Bill Gates has a good quote about this, “A lot of people overestimate what they can do in one year but underestimate what they can do in ten.” This is what I would say, “Very few people think 10, 15 or 20 years out.” Especially with the world, we are all consuming social media and bringing you further into anxiety and stress over what is happening now. Releasing yourself from some of that is what our group coaching program is about. It’s releasing yourself from the things of the future that are going to happen. The only way they happen is what you do now.
What Elon Musk did in particular in the story about Mars shots is he went beyond the moon and said, “We are going to go to Mars.” Regardless, if you look at his space company SpaceX, you look at his goals. They have already further achieved any goal than any other privatized space company in the world. Even if he fails to the point and never goes to Mars, his goals were so big. What it did was that it attracted all these other big thinkers. They are like, “I want to be on that rocket ship going to Mars. I want to help that because that’s bigger than anything I could think I could be part of.”
That’s the same thing I’m doing by saying, “I’m going to bring one million exponential leaders of this world through this program, which is to think big.” If I do not succeed, I will not fail. I will either win or learn. That’s part of our processes. The only way you fail is if you say you fail. Eventually, you will learn from that. That’s where you can move forward and release some of these self-limiting beliefs that people have to think bigger. A lot of this other small stuff does become meaningless and not that important to your day-to-day.
Not everybody succeeds. The greatest moves forward are when we don’t succeed. It’s when we fail and learn. I don’t believe in failure either. Failure is feedback. It’s an opportunity to learn so that we can get it right or better. You will see that from big thinkers. It’s because you have to think like that. Otherwise, you would curl up into a ball every time that it didn’t work out the way that you wanted to. You get to say, “We know more now. Can we step back and look at things in a different way?” I’m a total believer because I do an exercise in some of the keynotes and workshops that I do that help people to see that.
When you do think bigger or give yourself a crazy constraint, it gets you out of your everyday thinking. We think like this. It’s the only way that we are going to break out of even the small increments and progression, which there’s nothing wrong with that. If you are going to think big and you want to make exponential growth, then you have got to ditch your current thinking. It’s having a super big goal or even a tight constraint like, “We are going to cut costs by half.” One of those is going to force you out of your normal way of thinking. I have seen it every time. I love when I do this exercise because everybody is like, “This is impossible until they get out of their old way of thinking.” I’m a big fan.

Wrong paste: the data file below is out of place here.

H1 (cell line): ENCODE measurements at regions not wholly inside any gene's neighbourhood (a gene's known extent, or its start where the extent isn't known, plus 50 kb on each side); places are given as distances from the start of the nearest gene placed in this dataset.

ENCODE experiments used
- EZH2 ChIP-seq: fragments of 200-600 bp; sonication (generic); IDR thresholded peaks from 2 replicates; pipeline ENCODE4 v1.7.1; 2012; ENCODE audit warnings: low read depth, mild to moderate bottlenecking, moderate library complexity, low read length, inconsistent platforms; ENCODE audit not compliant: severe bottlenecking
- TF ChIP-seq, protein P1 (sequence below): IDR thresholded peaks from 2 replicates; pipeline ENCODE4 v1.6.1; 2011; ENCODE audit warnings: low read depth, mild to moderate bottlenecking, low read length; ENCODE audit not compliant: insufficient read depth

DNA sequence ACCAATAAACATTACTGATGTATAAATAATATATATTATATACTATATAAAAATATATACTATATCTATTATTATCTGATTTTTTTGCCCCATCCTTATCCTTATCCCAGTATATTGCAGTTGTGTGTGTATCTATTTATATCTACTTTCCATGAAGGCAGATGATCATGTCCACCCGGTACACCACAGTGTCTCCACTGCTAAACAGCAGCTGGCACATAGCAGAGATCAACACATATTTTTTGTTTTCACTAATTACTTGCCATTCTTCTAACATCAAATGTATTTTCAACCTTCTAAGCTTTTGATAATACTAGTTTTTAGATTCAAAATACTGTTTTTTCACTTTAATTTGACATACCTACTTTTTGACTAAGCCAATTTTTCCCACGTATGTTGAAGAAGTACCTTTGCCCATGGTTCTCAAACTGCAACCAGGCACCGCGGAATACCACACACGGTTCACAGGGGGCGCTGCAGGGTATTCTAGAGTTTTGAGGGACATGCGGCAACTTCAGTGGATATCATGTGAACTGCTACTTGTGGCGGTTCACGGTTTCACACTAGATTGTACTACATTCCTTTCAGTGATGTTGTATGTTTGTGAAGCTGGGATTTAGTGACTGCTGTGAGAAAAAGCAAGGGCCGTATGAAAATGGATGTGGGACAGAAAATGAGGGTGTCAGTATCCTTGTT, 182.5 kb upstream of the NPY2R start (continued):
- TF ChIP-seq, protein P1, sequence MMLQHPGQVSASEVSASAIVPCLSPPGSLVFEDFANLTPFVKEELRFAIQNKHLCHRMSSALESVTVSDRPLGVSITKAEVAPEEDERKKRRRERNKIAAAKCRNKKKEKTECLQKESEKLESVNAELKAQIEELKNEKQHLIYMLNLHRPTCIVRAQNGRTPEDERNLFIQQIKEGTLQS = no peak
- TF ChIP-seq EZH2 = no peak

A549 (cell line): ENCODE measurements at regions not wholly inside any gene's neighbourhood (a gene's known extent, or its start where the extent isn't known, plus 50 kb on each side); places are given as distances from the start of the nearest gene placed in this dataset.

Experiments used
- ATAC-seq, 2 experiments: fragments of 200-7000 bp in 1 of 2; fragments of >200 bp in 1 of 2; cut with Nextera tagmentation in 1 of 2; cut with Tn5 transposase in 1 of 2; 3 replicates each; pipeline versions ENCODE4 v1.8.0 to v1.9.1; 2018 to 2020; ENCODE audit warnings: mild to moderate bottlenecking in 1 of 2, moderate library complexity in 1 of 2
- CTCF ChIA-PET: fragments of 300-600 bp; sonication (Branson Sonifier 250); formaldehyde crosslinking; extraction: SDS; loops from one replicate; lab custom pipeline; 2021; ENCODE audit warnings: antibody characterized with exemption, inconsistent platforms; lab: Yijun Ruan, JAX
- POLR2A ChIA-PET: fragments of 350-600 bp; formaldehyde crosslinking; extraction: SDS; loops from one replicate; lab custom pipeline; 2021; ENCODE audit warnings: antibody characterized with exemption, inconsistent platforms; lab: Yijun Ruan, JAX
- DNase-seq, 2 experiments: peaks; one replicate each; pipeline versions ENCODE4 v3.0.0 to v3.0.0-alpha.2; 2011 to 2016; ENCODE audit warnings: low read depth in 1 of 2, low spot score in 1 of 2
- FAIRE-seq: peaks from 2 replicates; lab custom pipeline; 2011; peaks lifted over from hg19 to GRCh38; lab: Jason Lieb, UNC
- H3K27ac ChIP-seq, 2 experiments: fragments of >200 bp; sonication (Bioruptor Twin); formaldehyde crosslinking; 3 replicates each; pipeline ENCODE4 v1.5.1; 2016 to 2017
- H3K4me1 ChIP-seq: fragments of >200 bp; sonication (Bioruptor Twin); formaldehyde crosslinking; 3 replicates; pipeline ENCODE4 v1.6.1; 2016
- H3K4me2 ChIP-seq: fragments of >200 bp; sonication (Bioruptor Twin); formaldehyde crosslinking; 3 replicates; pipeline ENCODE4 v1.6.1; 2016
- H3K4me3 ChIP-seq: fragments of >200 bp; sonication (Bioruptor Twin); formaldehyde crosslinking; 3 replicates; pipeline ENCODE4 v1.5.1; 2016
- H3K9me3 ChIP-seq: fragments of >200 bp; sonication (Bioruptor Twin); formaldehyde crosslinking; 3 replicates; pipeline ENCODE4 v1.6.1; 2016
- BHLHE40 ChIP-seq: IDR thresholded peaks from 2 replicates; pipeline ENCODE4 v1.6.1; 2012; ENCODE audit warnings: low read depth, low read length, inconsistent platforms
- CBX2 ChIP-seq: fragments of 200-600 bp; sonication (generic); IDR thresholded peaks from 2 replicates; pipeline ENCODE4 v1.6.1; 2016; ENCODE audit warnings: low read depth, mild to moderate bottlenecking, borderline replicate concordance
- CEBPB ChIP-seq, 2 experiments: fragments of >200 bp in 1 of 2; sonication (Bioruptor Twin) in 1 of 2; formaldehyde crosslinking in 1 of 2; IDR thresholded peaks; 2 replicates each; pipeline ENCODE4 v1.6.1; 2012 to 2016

Everything seems impossible. Let’s say you are going to go to Mars. It sounds crazy. If you look at a lot of these companies that have created exponential growth, their idea or premise wasn’t necessarily rational. That was the point that eventually you start to see. It’s like every invention that surrounds us all day long. It’s the fact that we are talking through a video now. Years ago, they would have thought this was George Jetson stuff. The world progresses at the pace that we are ready to accept that change. That’s where you see these leaders that are the most exponential, pushing those boundaries and helping us see the new potential of what it could be.
Before Elon Musk said we could go to Mars, that was hypothetical. Now, it’s a company mission. All of a sudden, it’s like, “Now, there are people starting to believe that. There are a few.” Like they did with Tesla, there were a lot of naysayers for a long time. I had a Tesla back in 2013. The only thing I wish I would have done is investing it in the stock. Instead, I bought the car. The price of the car that I paid for, if I had invested it in stock, it would have been worth $3.2 million or something crazy. Hindsight is 20/20. That’s why exponential thinkers move forward.